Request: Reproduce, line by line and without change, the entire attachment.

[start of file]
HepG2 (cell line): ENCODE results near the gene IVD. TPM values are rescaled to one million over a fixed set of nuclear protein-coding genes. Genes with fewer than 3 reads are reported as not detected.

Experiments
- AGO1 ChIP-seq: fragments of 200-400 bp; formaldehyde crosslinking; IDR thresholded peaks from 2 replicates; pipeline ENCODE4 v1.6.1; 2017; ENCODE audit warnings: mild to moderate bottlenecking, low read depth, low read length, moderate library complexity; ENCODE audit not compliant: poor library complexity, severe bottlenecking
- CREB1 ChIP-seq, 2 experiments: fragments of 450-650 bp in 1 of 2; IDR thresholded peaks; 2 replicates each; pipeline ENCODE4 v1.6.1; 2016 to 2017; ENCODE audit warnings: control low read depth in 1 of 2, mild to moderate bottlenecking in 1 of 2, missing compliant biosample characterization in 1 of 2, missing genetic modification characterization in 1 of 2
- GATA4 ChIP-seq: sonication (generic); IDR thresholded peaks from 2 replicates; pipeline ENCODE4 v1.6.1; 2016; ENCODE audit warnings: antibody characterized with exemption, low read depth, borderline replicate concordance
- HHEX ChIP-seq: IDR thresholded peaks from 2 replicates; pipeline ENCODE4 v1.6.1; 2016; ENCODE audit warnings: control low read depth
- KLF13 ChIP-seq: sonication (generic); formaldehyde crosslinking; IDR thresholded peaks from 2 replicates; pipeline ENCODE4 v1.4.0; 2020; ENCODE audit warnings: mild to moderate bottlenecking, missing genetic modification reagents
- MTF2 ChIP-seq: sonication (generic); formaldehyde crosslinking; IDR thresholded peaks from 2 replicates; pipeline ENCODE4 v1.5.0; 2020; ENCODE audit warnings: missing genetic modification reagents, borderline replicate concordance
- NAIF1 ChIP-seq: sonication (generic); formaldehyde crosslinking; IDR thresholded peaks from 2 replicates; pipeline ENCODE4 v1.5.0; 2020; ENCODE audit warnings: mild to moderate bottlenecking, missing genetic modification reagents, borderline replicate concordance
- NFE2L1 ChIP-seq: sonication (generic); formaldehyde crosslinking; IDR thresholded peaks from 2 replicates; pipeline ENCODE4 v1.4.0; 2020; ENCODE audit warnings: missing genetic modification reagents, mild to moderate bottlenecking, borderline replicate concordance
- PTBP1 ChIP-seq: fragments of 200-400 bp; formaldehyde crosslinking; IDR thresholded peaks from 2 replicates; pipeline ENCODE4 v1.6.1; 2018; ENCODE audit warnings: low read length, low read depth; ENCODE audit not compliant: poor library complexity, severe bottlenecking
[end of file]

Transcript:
HepG2 (cell line): ENCODE results near the gene IVD. TPM values are rescaled to one million over a fixed set of nuclear protein-coding genes. Genes with fewer than 3 reads are reported as not detected.

Experiments
- AGO1 ChIP-seq: fragments of 200-400 bp; formaldehyde crosslinking; IDR thresholded peaks from 2 replicates; pipeline ENCODE4 v1.6.1; 2017; ENCODE audit warnings: mild to moderate bottlenecking, low read depth, low read length, moderate library complexity; ENCODE audit not compliant: poor library complexity, severe bottlenecking
- CREB1 ChIP-seq, 2 experiments: fragments of 450-650 bp in 1 of 2; IDR thresholded peaks; 2 replicates each; pipeline ENCODE4 v1.6.1; 2016 to 2017; ENCODE audit warnings: control low read depth in 1 of 2, mild to moderate bottlenecking in 1 of 2, missing compliant biosample characterization in 1 of 2, missing genetic modification characterization in 1 of 2
- GATA4 ChIP-seq: sonication (generic); IDR thresholded peaks from 2 replicates; pipeline ENCODE4 v1.6.1; 2016; ENCODE audit warnings: antibody characterized with exemption, low read depth, borderline replicate concordance
- HHEX ChIP-seq: IDR thresholded peaks from 2 replicates; pipeline ENCODE4 v1.6.1; 2016; ENCODE audit warnings: control low read depth
- KLF13 ChIP-seq: sonication (generic); formaldehyde crosslinking; IDR thresholded peaks from 2 replicates; pipeline ENCODE4 v1.4.0; 2020; ENCODE audit warnings: mild to moderate bottlenecking, missing genetic modification reagents
- MTF2 ChIP-seq: sonication (generic); formaldehyde crosslinking; IDR thresholded peaks from 2 replicates; pipeline ENCODE4 v1.5.0; 2020; ENCODE audit warnings: missing genetic modification reagents, borderline replicate concordance
- NAIF1 ChIP-seq: sonication (generic); formaldehyde crosslinking; IDR thresholded peaks from 2 replicates; pipeline ENCODE4 v1.5.0; 2020; ENCODE audit warnings: mild to moderate bottlenecking, missing genetic modification reagents, borderline replicate concordance
- NFE2L1 ChIP-seq: sonication (generic); formaldehyde crosslinking; IDR thresholded peaks from 2 replicates; pipeline ENCODE4 v1.4.0; 2020; ENCODE audit warnings: missing genetic modification reagents, mild to moderate bottlenecking, borderline replicate concordance
- PTBP1 ChIP-seq: fragments of 200-400 bp; formaldehyde crosslinking; IDR thresholded peaks from 2 replicates; pipeline ENCODE4 v1.6.1; 2018; ENCODE audit warnings: low read length, low read depth; ENCODE audit not compliant: poor library complexity, severe bottlenecking